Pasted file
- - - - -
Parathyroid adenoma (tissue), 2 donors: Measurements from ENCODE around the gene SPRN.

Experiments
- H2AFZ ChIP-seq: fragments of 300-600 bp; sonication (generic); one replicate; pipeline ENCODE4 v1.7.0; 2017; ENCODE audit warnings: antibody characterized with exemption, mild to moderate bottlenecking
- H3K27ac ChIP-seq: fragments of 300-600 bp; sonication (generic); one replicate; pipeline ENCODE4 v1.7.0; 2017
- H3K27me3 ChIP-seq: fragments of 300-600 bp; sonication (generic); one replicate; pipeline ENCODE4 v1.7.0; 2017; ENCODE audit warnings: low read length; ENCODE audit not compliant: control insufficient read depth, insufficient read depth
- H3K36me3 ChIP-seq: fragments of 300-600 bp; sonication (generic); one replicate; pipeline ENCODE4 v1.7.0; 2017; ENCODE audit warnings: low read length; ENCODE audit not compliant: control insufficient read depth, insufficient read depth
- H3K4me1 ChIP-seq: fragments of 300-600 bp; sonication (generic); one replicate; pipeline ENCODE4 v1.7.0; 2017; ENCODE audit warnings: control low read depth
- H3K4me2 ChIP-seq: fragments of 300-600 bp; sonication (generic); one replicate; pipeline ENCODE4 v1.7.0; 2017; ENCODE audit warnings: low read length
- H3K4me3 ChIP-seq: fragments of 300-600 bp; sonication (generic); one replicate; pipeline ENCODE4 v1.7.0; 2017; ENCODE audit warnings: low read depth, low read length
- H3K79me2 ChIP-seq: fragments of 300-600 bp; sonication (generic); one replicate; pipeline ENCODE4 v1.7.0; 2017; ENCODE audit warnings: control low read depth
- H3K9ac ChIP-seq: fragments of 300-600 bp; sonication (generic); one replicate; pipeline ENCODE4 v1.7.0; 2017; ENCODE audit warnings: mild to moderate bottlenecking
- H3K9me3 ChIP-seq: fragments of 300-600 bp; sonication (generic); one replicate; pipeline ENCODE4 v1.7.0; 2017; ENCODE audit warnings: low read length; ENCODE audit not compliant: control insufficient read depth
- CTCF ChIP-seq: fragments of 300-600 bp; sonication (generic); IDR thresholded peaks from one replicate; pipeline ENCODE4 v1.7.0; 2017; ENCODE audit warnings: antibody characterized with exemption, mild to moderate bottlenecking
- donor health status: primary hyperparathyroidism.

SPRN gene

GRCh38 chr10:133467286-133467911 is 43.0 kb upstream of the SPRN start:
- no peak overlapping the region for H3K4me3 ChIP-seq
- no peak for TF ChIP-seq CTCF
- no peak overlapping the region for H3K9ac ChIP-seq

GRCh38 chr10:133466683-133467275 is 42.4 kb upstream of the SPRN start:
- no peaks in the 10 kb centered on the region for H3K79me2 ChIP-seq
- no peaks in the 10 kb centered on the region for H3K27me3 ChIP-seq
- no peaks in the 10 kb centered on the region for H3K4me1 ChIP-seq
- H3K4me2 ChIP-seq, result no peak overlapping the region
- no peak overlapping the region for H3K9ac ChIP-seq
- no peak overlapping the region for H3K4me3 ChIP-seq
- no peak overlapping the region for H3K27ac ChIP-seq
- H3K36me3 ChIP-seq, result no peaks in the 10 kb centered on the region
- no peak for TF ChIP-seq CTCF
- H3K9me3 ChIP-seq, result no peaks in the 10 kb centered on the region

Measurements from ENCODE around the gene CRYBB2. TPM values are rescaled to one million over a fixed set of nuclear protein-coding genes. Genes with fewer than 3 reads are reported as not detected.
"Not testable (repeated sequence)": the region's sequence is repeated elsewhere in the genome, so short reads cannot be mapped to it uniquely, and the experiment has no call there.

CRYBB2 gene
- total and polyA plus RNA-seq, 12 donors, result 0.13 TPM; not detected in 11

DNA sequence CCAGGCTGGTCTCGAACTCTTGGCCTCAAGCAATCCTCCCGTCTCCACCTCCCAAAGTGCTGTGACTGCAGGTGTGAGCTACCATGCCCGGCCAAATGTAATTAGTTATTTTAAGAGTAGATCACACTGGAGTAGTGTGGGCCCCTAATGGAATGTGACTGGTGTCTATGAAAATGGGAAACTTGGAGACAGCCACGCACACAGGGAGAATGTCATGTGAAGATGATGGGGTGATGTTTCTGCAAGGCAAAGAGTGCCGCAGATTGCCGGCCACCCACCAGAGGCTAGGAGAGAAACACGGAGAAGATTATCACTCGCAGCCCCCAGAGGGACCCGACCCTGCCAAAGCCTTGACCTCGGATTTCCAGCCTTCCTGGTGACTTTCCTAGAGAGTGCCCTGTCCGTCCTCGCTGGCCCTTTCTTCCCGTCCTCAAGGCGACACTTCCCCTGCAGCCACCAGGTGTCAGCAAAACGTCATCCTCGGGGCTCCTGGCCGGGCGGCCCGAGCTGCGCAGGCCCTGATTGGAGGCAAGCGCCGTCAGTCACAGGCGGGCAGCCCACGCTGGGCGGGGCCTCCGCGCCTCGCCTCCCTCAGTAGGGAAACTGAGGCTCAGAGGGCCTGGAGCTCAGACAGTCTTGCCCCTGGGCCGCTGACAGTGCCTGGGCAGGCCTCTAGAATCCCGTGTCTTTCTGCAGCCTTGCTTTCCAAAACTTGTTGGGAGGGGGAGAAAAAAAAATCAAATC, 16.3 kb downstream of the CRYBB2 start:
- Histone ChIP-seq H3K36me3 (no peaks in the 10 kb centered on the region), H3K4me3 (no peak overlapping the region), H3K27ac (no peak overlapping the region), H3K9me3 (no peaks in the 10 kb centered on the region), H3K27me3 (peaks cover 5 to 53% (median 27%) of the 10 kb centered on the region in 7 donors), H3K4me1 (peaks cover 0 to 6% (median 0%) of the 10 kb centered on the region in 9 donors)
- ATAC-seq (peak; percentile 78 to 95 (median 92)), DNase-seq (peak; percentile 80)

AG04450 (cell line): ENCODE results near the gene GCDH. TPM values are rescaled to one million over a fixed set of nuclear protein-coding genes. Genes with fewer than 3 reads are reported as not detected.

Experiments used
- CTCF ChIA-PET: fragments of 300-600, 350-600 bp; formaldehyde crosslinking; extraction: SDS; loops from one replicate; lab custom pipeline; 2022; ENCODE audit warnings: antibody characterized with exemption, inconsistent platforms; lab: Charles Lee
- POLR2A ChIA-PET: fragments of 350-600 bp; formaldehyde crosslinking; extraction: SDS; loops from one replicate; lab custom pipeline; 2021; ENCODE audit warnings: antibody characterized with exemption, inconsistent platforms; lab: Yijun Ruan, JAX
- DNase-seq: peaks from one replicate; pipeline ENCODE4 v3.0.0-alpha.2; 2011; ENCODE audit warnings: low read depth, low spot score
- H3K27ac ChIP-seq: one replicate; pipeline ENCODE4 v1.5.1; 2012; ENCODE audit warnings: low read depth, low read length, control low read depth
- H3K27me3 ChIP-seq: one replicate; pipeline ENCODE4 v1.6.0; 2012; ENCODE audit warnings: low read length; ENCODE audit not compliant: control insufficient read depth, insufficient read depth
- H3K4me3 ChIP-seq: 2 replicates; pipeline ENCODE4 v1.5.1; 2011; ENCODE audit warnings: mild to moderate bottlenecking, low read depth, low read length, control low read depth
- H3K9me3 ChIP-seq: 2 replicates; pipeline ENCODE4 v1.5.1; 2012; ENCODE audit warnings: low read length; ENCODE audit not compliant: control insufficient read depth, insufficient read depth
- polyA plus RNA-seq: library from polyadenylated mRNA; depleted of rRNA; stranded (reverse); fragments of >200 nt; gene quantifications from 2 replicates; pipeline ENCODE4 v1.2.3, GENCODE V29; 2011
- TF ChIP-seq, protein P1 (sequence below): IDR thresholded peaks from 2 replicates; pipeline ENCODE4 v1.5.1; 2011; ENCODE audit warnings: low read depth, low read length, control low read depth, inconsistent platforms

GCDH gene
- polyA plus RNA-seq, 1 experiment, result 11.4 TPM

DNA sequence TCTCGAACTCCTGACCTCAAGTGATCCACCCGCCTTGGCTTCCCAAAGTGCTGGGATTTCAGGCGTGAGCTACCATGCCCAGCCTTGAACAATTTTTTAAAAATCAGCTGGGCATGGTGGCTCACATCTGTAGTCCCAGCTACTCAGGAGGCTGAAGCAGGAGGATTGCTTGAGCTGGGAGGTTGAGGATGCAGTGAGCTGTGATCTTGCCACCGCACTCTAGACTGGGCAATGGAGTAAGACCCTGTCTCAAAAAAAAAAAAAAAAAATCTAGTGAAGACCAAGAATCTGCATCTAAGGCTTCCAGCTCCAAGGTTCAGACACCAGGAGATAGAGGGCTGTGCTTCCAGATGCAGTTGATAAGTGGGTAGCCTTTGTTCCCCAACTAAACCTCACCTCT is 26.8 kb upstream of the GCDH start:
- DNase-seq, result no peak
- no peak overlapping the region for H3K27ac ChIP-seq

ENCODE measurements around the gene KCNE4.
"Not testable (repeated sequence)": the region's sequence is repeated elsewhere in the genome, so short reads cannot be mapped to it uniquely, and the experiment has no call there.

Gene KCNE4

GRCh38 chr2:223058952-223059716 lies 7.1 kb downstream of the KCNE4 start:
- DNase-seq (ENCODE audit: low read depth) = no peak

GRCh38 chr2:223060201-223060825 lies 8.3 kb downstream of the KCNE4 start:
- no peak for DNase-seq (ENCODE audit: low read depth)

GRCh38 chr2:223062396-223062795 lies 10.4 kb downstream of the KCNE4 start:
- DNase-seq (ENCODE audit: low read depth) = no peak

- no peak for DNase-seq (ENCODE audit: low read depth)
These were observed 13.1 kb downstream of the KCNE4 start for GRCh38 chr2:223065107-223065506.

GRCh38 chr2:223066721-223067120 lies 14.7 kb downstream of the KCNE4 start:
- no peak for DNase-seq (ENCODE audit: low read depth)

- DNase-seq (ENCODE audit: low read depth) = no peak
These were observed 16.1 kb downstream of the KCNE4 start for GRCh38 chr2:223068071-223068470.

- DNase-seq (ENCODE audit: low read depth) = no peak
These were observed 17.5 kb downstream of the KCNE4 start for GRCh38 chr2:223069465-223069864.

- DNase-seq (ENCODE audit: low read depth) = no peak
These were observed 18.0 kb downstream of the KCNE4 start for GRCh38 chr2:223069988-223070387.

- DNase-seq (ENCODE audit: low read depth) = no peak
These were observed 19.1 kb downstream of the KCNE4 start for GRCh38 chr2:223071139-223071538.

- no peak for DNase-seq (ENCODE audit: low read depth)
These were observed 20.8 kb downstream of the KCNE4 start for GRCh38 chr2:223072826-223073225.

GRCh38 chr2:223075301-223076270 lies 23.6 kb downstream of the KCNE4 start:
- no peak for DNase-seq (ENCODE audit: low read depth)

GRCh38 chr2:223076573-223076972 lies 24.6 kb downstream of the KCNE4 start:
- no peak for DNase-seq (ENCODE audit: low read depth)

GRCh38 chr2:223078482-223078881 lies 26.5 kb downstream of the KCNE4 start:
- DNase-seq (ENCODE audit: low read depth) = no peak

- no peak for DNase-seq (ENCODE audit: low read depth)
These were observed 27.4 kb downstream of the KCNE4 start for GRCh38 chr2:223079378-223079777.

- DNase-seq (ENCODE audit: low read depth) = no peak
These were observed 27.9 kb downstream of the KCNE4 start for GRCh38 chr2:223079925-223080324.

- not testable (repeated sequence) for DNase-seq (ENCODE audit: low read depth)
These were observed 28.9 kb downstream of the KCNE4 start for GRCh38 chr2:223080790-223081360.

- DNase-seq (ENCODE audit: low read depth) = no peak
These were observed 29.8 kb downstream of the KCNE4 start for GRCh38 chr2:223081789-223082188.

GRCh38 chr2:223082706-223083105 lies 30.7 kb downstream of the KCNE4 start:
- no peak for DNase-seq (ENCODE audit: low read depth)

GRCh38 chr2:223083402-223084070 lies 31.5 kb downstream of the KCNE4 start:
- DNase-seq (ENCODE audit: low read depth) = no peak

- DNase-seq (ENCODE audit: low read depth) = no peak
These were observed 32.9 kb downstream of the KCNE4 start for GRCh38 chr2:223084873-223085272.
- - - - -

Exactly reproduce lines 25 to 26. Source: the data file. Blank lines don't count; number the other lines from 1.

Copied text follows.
- no peak overlapping the region for H3K9ac ChIP-seq
- no peak overlapping the region for H3K4me3 ChIP-seq